by Work the World

On the 25th April 2010, the Tanzania Breast Cancer Foundation (TBCF) organised a charity walk to raise awareness of breast cancer in Tanzania. WTW joined hands to contribute, with four of our students participating in the event.

It is estimated that 2,500 women with breast cancer register as patients in hospitals around the country each year. If discovered well in early stages breast cancer can be managed and women can live longer and happily. Unfortunately MEWATA ((medical women association of Tanzania) published research in 2009 showed that there were nearly 2500 new cases of breast cancer diagnosed, most of which had a late diagnosis so were relatively advanced.

The TBCF is a non-governmental, non-profit organisation set up by women who have had, or are battling breast cancer. The organisation provides information about breast cancer, advice on treatment options, and offers a network of fellow breast cancer patients. Their goal is to create a future where no-one in Tanzania has to deal with breast cancer alone, to campaign for better support and facilities for sufferers, to dispel any myths or stigma associated with the disease and encourage women to get treatment, and perhaps their biggest goal - to raise awareness of breast cancer in Tanzania.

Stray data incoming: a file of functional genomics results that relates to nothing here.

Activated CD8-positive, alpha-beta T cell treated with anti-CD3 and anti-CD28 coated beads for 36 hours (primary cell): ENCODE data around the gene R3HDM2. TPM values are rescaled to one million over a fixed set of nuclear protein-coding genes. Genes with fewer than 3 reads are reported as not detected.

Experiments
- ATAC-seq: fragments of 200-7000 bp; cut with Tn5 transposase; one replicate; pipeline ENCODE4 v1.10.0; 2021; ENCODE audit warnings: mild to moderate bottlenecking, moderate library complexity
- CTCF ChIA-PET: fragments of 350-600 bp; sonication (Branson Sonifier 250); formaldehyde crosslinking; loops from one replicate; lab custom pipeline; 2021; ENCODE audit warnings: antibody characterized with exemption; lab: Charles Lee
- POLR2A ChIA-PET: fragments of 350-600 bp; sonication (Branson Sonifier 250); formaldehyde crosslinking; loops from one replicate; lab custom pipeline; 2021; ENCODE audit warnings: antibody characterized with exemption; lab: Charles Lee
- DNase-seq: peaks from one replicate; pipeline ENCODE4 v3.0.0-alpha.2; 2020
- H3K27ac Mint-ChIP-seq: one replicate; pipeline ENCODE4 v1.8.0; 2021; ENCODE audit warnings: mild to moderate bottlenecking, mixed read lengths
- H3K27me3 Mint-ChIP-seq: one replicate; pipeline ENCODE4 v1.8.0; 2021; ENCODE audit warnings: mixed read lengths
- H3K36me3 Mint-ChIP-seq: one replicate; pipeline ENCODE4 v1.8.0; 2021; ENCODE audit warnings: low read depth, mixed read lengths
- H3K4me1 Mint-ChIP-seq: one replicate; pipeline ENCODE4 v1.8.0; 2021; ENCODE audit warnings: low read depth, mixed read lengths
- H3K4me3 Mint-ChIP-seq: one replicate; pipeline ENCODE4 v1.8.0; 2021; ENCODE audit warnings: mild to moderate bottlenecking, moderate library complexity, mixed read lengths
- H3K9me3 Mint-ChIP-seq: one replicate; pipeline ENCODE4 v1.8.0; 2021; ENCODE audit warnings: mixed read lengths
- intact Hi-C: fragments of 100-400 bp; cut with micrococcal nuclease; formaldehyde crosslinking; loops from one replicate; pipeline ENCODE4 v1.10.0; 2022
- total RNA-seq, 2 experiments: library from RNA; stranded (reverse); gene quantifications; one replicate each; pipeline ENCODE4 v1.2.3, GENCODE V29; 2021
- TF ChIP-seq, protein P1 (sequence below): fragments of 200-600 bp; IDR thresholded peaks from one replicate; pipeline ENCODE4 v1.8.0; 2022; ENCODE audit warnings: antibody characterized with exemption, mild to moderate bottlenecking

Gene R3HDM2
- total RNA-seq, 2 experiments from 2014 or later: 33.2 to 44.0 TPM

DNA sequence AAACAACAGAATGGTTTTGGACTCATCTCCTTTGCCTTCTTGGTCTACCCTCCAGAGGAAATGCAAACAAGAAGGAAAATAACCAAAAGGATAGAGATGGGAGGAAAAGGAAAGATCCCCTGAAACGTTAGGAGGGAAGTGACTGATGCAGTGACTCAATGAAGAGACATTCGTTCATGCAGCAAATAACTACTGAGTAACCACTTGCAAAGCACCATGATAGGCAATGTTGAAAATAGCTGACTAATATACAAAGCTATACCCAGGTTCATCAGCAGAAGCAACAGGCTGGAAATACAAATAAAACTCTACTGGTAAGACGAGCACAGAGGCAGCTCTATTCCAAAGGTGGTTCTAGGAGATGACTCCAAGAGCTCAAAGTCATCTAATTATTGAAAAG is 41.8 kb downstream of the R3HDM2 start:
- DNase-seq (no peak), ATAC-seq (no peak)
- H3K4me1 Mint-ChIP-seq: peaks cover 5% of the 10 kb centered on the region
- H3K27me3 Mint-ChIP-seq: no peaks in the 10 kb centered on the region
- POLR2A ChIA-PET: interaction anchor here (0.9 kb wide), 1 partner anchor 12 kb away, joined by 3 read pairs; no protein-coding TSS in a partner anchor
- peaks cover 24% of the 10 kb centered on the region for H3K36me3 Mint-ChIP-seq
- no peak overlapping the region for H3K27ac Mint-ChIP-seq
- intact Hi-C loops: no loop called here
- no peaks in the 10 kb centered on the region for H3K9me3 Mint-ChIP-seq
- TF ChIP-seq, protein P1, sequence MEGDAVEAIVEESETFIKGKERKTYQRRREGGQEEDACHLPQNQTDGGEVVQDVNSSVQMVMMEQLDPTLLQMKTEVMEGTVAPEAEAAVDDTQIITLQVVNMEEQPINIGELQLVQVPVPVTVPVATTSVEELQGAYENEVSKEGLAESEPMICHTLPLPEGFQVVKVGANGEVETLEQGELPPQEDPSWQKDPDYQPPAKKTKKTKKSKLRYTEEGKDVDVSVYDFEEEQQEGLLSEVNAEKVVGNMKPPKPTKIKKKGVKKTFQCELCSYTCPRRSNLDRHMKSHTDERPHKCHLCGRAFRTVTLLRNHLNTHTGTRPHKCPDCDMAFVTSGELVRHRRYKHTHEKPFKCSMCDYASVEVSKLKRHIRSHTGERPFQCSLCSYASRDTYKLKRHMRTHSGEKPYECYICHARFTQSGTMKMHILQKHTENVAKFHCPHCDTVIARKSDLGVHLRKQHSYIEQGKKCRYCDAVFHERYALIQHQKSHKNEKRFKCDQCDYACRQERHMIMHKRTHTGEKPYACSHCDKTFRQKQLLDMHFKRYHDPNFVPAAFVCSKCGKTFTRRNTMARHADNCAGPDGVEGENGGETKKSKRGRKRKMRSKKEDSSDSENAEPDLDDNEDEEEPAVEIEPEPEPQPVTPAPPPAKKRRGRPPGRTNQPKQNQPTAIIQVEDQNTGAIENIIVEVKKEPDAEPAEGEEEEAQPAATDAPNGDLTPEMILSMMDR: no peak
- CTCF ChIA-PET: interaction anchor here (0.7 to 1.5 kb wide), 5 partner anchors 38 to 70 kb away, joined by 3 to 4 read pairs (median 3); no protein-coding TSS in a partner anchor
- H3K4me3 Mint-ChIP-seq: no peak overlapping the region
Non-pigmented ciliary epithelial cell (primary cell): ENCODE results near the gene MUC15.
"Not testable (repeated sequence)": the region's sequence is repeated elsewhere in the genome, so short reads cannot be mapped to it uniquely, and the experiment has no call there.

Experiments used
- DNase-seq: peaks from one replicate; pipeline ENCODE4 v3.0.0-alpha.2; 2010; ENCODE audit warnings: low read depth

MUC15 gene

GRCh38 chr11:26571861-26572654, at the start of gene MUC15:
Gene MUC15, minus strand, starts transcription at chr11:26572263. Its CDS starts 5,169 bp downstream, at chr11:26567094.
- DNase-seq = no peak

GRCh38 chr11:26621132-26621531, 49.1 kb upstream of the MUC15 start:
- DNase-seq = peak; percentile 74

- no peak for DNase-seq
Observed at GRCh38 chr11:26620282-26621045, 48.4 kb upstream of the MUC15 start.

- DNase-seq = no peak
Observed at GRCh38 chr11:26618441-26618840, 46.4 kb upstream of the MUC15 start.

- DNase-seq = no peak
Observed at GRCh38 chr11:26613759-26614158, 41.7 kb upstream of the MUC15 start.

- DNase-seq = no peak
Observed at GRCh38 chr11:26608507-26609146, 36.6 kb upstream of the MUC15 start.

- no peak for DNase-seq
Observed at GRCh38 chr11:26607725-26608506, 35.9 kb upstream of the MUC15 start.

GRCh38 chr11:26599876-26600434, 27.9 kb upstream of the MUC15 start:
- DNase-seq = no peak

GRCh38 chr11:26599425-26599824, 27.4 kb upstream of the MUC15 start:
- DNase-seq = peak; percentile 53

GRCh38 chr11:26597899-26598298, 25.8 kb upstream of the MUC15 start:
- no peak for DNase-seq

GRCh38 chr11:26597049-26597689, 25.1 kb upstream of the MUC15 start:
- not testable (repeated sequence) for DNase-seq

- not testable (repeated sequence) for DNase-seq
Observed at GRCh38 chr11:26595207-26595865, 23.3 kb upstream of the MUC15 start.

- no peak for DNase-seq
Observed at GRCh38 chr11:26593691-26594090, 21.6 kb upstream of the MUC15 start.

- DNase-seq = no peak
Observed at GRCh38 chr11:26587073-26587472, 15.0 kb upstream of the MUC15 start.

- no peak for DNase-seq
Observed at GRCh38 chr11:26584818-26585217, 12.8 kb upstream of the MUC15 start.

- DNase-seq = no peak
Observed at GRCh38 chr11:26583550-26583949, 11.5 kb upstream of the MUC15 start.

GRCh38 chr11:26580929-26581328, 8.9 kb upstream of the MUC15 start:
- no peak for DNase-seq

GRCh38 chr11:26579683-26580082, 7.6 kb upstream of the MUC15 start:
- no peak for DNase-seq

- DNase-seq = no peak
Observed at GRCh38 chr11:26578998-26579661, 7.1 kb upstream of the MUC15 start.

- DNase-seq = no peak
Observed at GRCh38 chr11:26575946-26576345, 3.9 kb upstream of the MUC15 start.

The planned walk through Dar es Salaam took about 2 hours and to show that we care and support the walk, 4 of our students were keen to get involved. Oluwatoyin, Charlotte, Catherine and Radia walked with other Tanzanian men and women all the way from the start to the finishing line. WTW also contributed towards the campaign funding, donating a total of 235,000 TSh (200,000 from WTW and 35,000 from the students).

Majenda walked with the girls (the official photographer!) and told us "it was a really interesting day and good for the students to see a different side of healthcare in Tanzania. I think cancer is treated better in the UK - here many people wait too long to get treated. Many of the women who were with us had breast cancer and the students could talk to them and help make other women aware of cancer. There was also a local minister, which added more importance to the event."

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